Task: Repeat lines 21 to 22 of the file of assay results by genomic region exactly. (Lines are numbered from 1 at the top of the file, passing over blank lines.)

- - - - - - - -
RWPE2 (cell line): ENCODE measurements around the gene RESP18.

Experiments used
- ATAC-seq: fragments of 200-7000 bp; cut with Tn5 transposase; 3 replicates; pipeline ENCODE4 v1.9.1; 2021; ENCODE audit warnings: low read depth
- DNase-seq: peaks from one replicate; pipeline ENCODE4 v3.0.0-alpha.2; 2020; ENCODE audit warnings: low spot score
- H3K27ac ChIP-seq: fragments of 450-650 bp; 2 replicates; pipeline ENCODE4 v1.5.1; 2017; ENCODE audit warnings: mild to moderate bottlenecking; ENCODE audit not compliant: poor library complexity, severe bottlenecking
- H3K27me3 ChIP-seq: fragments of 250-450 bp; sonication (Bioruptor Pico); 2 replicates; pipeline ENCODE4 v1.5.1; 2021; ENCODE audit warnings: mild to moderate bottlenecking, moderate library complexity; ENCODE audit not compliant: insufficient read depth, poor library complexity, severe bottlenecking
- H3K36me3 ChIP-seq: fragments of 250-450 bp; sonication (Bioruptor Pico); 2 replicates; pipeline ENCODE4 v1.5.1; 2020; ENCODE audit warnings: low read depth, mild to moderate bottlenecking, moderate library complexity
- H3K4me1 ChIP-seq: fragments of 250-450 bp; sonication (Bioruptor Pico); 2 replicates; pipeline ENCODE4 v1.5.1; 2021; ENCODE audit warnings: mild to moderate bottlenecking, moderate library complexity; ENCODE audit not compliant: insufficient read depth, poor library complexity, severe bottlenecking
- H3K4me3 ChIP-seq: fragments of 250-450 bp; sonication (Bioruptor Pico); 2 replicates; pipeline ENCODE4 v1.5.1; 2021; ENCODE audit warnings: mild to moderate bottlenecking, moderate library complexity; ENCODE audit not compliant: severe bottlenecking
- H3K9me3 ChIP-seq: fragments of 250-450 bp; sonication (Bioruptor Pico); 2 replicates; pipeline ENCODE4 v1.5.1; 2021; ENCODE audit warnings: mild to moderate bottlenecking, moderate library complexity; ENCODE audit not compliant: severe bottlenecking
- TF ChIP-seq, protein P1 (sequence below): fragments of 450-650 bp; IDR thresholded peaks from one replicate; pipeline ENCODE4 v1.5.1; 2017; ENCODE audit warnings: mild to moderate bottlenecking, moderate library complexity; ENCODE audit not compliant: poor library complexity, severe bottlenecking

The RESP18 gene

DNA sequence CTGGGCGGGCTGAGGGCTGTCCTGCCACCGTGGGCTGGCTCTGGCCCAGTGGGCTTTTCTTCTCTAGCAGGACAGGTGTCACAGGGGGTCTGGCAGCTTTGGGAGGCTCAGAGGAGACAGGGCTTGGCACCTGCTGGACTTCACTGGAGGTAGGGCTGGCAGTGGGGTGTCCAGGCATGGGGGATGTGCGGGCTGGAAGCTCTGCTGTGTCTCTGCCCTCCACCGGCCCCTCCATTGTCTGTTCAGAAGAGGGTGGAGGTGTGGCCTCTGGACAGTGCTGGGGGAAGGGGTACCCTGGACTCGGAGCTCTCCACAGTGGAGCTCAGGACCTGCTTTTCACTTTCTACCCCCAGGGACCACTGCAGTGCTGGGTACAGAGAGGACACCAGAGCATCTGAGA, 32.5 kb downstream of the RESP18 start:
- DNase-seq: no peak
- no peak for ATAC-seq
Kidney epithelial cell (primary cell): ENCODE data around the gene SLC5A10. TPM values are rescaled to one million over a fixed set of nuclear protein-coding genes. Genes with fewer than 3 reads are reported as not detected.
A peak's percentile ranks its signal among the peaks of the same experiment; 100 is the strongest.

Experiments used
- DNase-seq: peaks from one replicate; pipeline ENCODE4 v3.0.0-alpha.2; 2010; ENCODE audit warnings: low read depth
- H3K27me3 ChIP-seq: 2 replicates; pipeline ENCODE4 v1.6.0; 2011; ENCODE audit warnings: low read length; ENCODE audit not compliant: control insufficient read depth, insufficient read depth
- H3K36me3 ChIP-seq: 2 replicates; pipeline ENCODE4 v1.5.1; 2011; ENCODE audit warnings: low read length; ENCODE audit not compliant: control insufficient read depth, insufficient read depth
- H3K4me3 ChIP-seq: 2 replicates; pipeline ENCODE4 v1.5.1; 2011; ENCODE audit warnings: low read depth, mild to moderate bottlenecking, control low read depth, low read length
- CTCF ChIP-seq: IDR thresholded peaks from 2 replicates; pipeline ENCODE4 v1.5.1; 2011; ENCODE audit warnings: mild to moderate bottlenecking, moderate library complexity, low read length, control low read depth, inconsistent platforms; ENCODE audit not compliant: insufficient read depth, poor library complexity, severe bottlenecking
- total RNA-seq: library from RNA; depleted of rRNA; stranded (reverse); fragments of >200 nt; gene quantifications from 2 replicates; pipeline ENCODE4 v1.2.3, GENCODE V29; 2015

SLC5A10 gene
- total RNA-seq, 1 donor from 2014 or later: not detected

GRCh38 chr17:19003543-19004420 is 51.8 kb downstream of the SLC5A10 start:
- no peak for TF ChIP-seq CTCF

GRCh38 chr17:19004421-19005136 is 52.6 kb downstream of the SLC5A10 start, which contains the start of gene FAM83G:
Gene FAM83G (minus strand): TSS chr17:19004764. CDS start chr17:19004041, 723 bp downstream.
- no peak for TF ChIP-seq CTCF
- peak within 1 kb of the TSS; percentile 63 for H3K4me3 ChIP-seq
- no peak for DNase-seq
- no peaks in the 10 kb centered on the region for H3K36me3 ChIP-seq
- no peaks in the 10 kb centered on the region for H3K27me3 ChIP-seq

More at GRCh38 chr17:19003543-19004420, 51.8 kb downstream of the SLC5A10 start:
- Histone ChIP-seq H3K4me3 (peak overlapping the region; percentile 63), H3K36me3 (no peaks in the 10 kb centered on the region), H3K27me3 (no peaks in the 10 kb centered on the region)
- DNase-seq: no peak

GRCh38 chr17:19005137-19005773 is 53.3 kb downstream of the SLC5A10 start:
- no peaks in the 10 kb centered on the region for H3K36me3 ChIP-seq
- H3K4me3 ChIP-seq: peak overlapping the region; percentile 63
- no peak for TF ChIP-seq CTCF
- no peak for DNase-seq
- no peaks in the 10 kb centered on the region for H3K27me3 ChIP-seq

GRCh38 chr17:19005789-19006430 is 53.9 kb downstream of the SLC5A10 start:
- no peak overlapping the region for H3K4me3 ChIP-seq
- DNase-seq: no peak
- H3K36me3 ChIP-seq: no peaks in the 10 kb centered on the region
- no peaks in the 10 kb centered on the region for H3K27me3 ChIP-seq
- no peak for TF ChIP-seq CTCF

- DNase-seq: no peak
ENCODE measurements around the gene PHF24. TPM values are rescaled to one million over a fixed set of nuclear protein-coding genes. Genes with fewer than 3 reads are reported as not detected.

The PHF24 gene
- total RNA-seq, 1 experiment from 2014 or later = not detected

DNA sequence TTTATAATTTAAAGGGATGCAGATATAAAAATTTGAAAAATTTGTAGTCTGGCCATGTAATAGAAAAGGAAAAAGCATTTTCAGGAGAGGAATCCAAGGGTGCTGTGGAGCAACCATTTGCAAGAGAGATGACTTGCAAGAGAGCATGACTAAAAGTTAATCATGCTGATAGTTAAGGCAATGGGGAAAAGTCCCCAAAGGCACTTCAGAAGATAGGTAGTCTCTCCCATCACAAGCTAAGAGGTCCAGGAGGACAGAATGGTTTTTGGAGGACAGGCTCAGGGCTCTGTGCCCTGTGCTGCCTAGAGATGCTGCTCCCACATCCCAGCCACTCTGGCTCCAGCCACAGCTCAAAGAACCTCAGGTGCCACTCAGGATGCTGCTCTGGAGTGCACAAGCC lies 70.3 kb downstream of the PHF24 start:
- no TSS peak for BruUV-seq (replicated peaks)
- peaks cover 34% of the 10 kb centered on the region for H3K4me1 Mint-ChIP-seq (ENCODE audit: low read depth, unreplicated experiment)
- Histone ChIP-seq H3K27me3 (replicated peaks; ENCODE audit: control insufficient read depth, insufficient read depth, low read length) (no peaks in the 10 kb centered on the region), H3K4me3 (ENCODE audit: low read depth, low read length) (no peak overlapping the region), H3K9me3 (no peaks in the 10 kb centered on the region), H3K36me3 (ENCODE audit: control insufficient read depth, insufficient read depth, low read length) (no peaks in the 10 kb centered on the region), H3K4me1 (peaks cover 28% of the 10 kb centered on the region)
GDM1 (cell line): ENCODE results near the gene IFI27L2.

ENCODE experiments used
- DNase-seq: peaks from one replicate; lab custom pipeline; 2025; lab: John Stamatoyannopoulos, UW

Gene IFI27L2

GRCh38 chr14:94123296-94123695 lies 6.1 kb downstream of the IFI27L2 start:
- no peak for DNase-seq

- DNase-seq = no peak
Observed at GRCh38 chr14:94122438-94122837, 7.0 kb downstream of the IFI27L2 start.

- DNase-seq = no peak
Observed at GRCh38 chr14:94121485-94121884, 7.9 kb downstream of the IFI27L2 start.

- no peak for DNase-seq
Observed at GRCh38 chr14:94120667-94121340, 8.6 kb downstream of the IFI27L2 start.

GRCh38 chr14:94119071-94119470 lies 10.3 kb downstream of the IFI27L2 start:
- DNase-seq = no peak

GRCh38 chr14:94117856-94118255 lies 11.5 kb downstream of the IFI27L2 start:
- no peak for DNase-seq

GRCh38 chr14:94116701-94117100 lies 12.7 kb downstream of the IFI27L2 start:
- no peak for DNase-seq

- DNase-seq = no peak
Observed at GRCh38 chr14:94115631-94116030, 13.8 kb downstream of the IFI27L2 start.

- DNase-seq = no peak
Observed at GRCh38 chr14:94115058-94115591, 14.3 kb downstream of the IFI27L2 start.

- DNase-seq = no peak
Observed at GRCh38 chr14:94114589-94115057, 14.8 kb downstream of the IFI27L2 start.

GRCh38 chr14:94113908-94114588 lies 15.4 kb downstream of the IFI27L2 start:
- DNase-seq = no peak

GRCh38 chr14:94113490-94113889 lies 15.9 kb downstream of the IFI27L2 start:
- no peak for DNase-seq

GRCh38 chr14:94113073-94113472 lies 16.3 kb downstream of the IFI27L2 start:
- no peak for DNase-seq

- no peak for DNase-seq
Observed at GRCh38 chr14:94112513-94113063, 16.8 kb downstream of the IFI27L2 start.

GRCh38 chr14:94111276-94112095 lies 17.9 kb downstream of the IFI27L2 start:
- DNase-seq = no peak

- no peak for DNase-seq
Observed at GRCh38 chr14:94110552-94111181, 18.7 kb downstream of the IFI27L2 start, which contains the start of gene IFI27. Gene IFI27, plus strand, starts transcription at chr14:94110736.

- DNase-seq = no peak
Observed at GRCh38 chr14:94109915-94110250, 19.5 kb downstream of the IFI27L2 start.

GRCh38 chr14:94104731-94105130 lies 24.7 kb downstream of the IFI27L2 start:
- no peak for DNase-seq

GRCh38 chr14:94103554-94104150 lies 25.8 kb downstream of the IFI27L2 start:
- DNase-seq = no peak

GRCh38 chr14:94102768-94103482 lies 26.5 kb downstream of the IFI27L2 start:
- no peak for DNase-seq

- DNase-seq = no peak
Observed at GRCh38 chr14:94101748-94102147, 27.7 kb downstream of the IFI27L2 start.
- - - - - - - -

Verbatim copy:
- H3K36me3 ChIP-seq: 2 replicates; pipeline ENCODE4 v1.5.1; 2011; ENCODE audit warnings: low read length; ENCODE audit not compliant: control insufficient read depth, insufficient read depth
- H3K4me3 ChIP-seq: 2 replicates; pipeline ENCODE4 v1.5.1; 2011; ENCODE audit warnings: low read depth, mild to moderate bottlenecking, control low read depth, low read length